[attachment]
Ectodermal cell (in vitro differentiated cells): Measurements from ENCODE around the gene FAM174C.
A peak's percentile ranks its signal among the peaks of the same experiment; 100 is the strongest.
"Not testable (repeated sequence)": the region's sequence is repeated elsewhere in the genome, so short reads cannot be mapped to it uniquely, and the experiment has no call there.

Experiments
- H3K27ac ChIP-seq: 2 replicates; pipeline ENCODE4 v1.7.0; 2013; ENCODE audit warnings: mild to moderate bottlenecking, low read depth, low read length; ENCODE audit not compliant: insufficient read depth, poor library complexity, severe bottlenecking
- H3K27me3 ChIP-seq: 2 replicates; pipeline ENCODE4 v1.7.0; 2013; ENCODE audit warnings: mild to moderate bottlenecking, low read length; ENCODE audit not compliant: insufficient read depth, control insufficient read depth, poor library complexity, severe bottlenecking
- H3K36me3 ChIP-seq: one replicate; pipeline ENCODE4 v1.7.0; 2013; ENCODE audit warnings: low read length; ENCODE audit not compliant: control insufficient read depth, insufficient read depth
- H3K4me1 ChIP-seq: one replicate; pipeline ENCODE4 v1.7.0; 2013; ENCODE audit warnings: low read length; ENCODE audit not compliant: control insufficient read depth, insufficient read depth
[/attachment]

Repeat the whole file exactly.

Ectodermal cell (in vitro differentiated cells): Measurements from ENCODE around the gene FAM174C.
A peak's percentile ranks its signal among the peaks of the same experiment; 100 is the strongest.
"Not testable (repeated sequence)": the region's sequence is repeated elsewhere in the genome, so short reads cannot be mapped to it uniquely, and the experiment has no call there.

Experiments
- H3K27ac ChIP-seq: 2 replicates; pipeline ENCODE4 v1.7.0; 2013; ENCODE audit warnings: mild to moderate bottlenecking, low read depth, low read length; ENCODE audit not compliant: insufficient read depth, poor library complexity, severe bottlenecking
- H3K27me3 ChIP-seq: 2 replicates; pipeline ENCODE4 v1.7.0; 2013; ENCODE audit warnings: mild to moderate bottlenecking, low read length; ENCODE audit not compliant: insufficient read depth, control insufficient read depth, poor library complexity, severe bottlenecking
- H3K36me3 ChIP-seq: one replicate; pipeline ENCODE4 v1.7.0; 2013; ENCODE audit warnings: low read length; ENCODE audit not compliant: control insufficient read depth, insufficient read depth
- H3K4me1 ChIP-seq: one replicate; pipeline ENCODE4 v1.7.0; 2013; ENCODE audit warnings: low read length; ENCODE audit not compliant: control insufficient read depth, insufficient read depth